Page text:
Arizona Sen. Martha McSally said Wednesday she'll vote to uphold President Donald Trump's emergency declaration freeing up money to build a wall on the southern border.
McSally, a Republican appointed to her seat in January, had avoided taking a position on Trump's emergency declaration ahead of an expected vote in the Senate to nullify it. The emergency declaration allows the Pentagon to redirect money from other purposes to pay for the wall.
McSally said in a statement she decided to support the emergency declaration after speaking with Trump, Vice President Mike Pence and acting Defense Secretary Patrick Shanahan. She said she received assurances that no military construction projects in Arizona would be affected during the current federal fiscal year, which ends in September.
"Now, it's Congress' turn to fully fund border security and our men and women in uniform," she said.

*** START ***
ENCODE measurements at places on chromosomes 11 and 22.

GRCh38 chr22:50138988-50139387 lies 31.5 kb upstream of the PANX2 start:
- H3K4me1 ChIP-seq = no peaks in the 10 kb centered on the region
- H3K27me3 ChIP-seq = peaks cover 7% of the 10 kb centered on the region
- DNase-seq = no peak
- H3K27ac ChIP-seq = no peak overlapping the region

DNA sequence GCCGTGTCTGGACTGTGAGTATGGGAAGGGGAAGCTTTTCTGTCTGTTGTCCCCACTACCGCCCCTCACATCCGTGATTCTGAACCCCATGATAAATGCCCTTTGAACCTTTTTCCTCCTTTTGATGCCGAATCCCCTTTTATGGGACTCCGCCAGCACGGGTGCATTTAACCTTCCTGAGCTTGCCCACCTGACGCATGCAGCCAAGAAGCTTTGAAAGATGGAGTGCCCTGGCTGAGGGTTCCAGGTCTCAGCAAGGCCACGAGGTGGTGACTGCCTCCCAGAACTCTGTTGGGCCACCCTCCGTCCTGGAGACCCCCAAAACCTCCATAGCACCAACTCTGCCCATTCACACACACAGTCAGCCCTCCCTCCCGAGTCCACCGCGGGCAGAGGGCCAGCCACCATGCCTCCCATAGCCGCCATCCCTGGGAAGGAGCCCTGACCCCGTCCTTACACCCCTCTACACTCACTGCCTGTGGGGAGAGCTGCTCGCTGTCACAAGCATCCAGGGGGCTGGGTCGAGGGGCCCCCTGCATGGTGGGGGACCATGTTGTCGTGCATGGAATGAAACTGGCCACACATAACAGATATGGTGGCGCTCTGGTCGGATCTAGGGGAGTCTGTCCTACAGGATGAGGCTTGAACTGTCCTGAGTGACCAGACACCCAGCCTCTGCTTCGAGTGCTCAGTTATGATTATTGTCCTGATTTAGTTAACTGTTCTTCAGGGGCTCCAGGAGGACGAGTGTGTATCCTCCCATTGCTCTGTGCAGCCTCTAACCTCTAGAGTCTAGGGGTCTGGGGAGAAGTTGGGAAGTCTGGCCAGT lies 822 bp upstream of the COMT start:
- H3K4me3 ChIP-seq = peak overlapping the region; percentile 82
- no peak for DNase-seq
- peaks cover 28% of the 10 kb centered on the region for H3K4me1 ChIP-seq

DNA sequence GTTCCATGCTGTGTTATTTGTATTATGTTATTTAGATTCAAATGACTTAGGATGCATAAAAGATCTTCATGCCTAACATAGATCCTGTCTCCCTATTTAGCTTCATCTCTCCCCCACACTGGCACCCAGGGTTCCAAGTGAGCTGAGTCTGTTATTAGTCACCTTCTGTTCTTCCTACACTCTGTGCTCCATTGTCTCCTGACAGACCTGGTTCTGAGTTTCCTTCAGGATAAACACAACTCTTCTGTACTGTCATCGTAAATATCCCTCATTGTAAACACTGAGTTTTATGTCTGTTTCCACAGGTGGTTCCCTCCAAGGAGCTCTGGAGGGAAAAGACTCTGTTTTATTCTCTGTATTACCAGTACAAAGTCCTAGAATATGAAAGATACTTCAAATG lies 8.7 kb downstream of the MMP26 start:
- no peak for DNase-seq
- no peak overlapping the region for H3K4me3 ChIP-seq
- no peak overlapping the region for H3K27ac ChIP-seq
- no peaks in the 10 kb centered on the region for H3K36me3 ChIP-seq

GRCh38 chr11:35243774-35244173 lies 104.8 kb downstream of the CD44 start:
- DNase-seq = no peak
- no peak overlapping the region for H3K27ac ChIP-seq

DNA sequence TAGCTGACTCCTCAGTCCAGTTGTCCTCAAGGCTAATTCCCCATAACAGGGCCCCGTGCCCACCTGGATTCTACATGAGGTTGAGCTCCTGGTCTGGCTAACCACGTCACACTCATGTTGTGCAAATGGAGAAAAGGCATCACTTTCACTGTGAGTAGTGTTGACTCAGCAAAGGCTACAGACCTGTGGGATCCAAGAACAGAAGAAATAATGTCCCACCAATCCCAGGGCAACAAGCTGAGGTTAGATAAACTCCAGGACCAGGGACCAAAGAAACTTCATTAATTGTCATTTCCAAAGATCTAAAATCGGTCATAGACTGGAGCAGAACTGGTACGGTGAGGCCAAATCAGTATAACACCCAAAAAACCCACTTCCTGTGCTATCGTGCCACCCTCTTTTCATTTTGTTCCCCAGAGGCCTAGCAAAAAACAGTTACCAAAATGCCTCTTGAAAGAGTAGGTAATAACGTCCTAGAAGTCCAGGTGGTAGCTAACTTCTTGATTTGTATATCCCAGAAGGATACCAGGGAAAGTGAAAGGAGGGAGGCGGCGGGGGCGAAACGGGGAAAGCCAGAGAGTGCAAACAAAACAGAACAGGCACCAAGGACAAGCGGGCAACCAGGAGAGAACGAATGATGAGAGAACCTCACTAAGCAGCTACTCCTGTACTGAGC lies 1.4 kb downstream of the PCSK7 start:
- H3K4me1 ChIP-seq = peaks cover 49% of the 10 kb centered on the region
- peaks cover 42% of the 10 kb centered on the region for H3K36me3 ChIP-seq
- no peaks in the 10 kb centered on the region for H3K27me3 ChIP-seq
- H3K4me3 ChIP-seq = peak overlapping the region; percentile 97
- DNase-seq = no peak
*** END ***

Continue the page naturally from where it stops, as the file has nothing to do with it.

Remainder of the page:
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The decision to side with Trump is fraught with challenges for McSally, who is likely to face a tough competition in next year's election. Democrats are eyeing the seat long held by Republicans as a pickup opportunity that could help determine control of the Senate.
Mark Kelly, a Democrat and retired astronaut looking to unseat McSally, said her decision makes clear "she is not the independent voice Arizona deserves."
Kelly said in a statement he supports border barriers "where they make sense," but Trump's emergency declaration is a bad precedent that goes around the constitution. He said he'd vote to overturn it.
The Democratically controlled House has voted to rescind Trump's emergency declaration and the Senate is expected to follow suit, though there are unlikely to be enough votes to overturn Trump's veto.
Pence called on McSally and Democratic Sen. Kyrsten Sinema to support the emergency declaration during a visit to a Drug Enforcement Administration facility in Phoenix last week.
"Any vote against the president's national emergency declaration is a vote against border security," Pence said.
Sinema has not said how she would vote, though she has said she's concerned about losing funding for Arizona military installations and ceding Congress' authority over government spending.